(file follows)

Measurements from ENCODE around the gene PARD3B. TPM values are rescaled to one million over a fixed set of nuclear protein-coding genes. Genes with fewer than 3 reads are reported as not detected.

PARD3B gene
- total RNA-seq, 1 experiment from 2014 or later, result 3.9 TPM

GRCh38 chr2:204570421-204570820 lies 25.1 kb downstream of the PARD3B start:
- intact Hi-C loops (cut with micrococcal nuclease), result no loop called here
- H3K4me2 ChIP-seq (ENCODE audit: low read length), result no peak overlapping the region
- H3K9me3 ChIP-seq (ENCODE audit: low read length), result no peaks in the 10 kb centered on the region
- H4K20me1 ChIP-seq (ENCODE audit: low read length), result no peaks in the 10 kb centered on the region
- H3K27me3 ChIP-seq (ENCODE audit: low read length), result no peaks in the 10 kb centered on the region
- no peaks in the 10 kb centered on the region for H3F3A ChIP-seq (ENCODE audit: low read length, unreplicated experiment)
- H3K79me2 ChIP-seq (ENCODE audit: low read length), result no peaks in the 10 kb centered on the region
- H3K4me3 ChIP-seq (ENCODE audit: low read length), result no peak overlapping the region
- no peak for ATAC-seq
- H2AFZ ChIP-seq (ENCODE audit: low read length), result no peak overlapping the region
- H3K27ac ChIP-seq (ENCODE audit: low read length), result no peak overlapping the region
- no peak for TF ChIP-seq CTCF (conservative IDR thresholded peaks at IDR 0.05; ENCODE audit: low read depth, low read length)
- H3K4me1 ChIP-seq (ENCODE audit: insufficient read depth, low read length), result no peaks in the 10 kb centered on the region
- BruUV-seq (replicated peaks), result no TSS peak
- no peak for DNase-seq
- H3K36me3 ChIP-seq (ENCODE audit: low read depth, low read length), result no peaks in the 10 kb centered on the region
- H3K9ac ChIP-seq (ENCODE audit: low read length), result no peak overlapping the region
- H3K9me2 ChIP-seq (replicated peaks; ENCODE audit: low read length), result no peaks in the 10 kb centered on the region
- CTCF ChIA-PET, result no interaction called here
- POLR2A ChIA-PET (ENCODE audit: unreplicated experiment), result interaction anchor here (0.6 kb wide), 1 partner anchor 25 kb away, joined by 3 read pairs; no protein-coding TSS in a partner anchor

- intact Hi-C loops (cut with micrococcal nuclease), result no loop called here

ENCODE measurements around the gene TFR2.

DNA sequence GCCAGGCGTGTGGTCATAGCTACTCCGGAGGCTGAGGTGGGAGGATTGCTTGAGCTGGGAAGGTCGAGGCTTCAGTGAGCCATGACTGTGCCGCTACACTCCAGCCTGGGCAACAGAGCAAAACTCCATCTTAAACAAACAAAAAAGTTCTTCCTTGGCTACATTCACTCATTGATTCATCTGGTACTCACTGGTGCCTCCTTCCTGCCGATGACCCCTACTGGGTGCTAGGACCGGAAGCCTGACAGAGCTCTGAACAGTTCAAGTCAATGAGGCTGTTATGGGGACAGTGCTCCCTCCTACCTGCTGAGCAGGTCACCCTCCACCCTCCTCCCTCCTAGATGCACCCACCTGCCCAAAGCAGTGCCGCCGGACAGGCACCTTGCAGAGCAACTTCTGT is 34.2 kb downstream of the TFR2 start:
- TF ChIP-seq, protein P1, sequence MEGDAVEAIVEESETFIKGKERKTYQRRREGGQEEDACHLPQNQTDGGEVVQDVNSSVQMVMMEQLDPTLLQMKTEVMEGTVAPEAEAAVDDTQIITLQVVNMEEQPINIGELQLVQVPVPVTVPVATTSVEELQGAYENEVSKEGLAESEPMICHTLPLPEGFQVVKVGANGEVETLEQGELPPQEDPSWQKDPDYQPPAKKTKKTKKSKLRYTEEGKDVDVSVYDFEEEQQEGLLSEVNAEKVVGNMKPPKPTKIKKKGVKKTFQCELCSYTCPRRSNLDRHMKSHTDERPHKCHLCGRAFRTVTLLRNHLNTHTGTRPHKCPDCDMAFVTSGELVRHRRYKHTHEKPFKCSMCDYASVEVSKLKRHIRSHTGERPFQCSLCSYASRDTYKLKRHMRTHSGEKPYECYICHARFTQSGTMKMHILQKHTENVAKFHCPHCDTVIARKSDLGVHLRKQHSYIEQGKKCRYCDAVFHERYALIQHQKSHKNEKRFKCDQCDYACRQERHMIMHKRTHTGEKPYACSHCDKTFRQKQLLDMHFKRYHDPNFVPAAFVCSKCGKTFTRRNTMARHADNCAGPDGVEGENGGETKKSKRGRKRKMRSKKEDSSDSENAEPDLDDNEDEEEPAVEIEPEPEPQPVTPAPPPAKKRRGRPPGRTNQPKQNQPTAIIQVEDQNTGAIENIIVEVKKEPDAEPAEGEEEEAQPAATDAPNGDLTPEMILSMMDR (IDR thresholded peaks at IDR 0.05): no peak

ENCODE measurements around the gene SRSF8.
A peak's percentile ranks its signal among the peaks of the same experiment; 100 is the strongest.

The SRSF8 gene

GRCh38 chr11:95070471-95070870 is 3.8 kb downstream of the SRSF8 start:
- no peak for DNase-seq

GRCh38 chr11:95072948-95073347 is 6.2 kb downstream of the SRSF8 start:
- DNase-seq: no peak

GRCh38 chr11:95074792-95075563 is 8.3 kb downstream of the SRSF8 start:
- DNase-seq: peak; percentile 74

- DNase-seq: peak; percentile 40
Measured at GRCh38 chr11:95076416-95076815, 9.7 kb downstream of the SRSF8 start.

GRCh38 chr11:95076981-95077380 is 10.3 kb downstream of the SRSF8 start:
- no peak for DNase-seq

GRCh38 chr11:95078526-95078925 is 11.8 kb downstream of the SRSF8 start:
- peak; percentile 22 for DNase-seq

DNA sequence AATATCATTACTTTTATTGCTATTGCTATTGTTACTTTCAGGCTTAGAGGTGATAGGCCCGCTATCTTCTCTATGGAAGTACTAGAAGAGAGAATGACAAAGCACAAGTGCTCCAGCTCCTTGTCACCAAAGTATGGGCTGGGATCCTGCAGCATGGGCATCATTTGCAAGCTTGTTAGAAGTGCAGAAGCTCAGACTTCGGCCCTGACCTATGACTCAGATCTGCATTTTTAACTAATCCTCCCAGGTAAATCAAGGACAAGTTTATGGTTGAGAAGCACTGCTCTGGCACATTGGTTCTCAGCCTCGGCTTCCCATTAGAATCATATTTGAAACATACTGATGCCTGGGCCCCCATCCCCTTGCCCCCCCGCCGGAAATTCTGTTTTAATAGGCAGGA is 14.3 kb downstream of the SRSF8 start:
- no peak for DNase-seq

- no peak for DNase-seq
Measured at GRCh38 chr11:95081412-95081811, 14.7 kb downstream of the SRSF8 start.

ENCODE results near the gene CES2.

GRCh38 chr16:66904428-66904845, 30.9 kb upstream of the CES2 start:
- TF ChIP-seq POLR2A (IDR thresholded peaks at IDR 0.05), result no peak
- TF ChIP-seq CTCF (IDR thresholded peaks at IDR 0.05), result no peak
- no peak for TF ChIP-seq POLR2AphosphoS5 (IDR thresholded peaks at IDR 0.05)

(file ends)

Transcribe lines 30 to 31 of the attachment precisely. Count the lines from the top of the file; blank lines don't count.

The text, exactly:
A peak's percentile ranks its signal among the peaks of the same experiment; 100 is the strongest.

The SRSF8 gene